On Friday, the Big Ten and Pac-12 announced that the two conferences have dissolved the scheduling agreement proposed back in December due to scheduling conflicts with several teams in the Pac-12. Beginning in 2017, the two conferences would have played 12 games per year with the central focus of the deal revolving around a round-robin football schedule.
However, schools from the Pac-12 began raising concerns over the potentially daunting nature of this kind of schedule and the conference brought them to the attention of the Big Ten in March. Now, the deal has been suspended.
"We are disappointed to announce today that the Big Ten/Pac-12 strategic collaboration announced jointly in December 2011 unfortunately will not be consummated," Big Ten commissioner Jim Delany said in a statement. "We recently learned from Pac-12 commissioner Larry Scott that the complications associated with coordinating a nonconference football schedule for 24 teams across two conferences proved to be too difficult. Those complications, among other things, included the Pac-12's nine-game conference schedule and previous nonconference commitments.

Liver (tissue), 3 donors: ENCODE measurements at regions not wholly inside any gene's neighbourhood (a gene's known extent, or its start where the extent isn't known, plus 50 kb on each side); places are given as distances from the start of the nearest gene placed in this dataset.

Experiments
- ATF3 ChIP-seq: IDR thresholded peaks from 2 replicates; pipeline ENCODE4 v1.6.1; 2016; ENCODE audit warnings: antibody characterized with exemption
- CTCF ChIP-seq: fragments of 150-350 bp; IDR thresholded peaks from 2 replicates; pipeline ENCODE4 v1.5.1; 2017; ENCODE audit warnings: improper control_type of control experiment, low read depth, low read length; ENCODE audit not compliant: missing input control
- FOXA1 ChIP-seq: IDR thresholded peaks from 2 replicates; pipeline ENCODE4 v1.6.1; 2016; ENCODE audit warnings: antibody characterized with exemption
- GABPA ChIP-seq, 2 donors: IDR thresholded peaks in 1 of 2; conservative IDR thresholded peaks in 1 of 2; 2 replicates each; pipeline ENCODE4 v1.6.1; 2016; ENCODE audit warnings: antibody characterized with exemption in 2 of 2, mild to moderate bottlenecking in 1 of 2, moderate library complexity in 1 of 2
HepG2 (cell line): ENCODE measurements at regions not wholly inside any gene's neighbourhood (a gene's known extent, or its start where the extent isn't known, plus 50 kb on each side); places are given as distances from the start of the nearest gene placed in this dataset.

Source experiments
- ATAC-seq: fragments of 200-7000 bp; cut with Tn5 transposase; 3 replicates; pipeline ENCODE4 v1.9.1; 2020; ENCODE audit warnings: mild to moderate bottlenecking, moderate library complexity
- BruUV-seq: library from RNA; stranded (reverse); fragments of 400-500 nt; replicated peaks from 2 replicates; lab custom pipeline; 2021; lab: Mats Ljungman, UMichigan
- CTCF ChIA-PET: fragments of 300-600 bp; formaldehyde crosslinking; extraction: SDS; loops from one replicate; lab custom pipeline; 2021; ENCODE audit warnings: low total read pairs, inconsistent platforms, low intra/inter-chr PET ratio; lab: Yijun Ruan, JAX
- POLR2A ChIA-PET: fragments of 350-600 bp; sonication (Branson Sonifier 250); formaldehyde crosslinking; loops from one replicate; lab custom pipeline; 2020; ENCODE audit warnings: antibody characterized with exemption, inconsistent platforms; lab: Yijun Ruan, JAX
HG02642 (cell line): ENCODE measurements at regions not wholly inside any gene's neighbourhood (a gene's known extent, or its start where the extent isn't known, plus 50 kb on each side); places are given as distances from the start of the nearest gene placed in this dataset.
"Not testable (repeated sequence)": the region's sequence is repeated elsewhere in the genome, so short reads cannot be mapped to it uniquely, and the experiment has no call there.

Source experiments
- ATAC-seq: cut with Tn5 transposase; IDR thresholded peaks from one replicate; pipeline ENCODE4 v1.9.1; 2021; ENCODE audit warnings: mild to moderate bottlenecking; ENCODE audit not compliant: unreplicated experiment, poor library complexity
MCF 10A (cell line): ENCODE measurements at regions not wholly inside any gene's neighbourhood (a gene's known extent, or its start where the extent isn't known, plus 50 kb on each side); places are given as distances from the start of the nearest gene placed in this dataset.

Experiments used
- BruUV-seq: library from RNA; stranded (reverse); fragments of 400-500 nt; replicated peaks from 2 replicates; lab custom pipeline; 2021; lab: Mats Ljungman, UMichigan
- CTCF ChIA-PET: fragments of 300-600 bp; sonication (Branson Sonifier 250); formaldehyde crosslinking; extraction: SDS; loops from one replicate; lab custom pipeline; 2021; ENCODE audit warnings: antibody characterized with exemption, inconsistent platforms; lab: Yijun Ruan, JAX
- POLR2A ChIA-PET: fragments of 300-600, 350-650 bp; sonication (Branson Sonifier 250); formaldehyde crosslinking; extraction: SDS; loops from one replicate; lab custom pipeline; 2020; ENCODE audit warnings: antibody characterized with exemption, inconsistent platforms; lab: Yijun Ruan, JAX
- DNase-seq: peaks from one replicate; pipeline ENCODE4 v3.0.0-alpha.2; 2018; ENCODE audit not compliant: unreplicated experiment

With the collaboration ended, the Big Ten may opt to expand their conference schedule from eight games to nine.
Jim Delany in May: "If we hadn’t done the collaboration, we’d do 9(-game league season). If we do the collaboration, we’ll do 8"— Kyle Meinke (@kmeinke) July 13, 2012